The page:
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View Poll Results: When I think of Pennsylvania...
I generally have a favorable opinion of the state. 94 53.41%
I generally have an unfavorable opinion of the state. 30 17.05%
I have no strong opinion regarding the state. 52 29.55%
Voters: 176. You may not vote on this poll

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Old 08-11-2019, 09:32 PM
 
Location: The canyon (with my pistols and knife)
13,237 posts, read 18,077,132 times
Reputation: 14701

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Quote:
Originally Posted by GraniteStater View Post
Pennsylvania is spread far too thinly regarding the investing of infrastructure in the state as well as improving it up to modern standards. That is an ongoing issue that will not be solved easily. Examples include: bridges, roads, highway, highway design, traffic lights, etc.
That's because PennDOT maintains almost as many miles of roads as ConnDOT, MaineDOT, MassDOT, NHDOT, NJDOT, NYSDOT, PANYNJ, RIDOT and VTrans combined.
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Old 08-11-2019, 09:51 PM
 
Location: The canyon (with my pistols and knife)
13,237 posts, read 18,077,132 times
Reputation: 14701
Quote:
Originally Posted by KoNgFooCj View Post
Yeah. It sucks butt that Trump stole PA by 43,000 votes. 0.72 % of the state population. Well, at least PA isn't alone in this regard. Michigan turned on the democrats too.
Pennsylvania is one of six states that flipped in 2016. The good news for Michiganders, Ohioans and Wisconsinites is that nobody calls them dumb hicks for it, the way they call Pennsylvanians, Iowans and white Floridians. Strangely, many Ohioans call Pennsylvanians dumb hicks as well, much like the pot calling the kettle "cookware of color."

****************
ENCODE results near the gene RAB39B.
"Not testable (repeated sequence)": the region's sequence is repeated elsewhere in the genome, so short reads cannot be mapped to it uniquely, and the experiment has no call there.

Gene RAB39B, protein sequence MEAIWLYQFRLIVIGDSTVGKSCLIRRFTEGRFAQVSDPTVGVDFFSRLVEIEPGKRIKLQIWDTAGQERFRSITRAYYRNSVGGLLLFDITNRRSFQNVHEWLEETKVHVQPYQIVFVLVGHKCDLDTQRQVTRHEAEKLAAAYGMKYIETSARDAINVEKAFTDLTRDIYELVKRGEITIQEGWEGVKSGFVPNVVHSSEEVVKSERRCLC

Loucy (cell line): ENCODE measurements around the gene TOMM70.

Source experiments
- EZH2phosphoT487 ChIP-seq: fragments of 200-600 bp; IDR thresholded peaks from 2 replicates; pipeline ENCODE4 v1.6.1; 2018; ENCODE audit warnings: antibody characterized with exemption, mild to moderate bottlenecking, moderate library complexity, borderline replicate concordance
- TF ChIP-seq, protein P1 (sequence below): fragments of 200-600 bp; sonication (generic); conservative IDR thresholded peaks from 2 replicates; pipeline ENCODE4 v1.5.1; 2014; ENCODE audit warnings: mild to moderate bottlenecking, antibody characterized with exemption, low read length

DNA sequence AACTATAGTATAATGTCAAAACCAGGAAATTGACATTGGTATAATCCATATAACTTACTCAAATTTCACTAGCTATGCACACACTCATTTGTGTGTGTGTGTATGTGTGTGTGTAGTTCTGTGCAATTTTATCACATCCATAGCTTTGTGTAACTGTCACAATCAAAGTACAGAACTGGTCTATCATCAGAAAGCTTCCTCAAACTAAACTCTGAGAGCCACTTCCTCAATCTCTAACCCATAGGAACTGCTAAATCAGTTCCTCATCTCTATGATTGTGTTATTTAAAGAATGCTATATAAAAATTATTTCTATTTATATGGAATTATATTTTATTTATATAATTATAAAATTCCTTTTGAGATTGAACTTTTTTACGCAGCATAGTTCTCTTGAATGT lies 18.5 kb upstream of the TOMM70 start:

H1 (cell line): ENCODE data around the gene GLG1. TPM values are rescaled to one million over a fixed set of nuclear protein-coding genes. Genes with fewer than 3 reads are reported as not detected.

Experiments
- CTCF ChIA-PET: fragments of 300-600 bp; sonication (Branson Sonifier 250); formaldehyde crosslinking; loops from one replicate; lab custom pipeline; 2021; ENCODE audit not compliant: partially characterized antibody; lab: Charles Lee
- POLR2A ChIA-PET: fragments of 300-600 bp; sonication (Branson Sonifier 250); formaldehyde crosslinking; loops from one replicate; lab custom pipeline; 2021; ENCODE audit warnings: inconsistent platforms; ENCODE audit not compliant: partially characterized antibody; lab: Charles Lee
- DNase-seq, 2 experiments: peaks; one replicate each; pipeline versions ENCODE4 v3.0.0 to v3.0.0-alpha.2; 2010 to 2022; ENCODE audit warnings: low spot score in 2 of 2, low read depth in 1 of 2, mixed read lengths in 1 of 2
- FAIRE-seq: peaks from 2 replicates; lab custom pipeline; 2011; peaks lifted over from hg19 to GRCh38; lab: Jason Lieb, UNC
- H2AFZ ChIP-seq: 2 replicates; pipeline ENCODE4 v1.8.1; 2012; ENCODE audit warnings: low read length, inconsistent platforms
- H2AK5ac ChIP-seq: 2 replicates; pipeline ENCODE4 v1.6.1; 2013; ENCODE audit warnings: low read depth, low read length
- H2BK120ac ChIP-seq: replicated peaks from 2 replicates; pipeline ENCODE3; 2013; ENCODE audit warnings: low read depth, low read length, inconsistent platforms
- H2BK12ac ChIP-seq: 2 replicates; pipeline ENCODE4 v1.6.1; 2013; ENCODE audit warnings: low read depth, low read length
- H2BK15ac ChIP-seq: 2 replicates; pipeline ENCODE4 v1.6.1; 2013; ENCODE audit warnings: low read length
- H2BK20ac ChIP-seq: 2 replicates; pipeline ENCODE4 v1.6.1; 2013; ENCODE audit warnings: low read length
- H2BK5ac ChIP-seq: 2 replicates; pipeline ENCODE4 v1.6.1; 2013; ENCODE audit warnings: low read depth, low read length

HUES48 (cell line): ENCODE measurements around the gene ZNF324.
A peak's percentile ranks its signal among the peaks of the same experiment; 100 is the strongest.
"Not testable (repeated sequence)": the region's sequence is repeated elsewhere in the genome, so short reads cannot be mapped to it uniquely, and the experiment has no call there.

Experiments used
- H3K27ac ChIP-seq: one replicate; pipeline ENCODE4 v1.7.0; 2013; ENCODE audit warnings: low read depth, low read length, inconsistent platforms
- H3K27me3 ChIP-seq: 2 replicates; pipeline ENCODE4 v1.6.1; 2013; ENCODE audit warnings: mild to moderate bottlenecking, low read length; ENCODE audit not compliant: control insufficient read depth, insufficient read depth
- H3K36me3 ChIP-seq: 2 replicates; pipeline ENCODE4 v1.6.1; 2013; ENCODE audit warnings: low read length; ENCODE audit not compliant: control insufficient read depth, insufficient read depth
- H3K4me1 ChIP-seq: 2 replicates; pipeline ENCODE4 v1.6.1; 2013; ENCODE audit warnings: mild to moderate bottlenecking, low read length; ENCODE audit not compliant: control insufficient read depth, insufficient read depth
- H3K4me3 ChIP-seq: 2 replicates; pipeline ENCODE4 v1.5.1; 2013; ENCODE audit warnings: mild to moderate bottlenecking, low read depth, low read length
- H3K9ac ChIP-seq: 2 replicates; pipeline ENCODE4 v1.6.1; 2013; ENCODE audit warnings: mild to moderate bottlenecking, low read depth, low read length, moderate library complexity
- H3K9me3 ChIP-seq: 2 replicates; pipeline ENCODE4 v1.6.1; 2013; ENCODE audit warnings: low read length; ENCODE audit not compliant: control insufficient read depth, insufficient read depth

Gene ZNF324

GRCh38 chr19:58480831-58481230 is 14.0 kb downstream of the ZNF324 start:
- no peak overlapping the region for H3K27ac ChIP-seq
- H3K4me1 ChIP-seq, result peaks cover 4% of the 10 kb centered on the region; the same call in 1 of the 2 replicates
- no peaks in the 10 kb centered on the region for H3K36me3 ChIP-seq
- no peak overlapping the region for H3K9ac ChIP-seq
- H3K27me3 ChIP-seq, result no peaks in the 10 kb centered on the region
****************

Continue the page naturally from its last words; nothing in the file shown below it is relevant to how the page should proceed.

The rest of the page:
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Old 08-12-2019, 07:44 AM
 
Location: Philadelphia, PA
380 posts, read 148,095 times
Reputation: 652
Fair warning, the first part of this is very much a small memoir, writing as a former outsider who is now an insider:

I grew up in Upstate NY just over the border of PA (Southern Tier of NY). My dad's whole side of the family was Pennsylvanian through and through: one side being quintessential Pennsylvanian Dutch Lutherans, the other Quakers who originally fled England to PA for its religious liberties. My mom's side was totally Irish Catholics who farmed and owned businesses in rural Upstate NY. We visited North Central PA often. My mom is highly opinionated, and constantly compared PA (unfavorably) to NY.

Between my mom's opinionatedness, and my own young observations, it was hard for me to not to draw conclusions. My dad's side of the family were mostly conservative in every aspect: many did not drink, our meals were quiet and started with prayer, they were politically conservative, yet it was very taboo to talk politics (perhaps because they knew of my mom's liberal opinions), etc. My mom's side in NY, on the other hand, were loud, many drank somewhat heavily, many were progressive / Democratic blue collar types, etc.

These personal observations are of course not at all "scientific" and very specific to my life. However, as an outsider, I always understood PA to be the conservative brother to NY.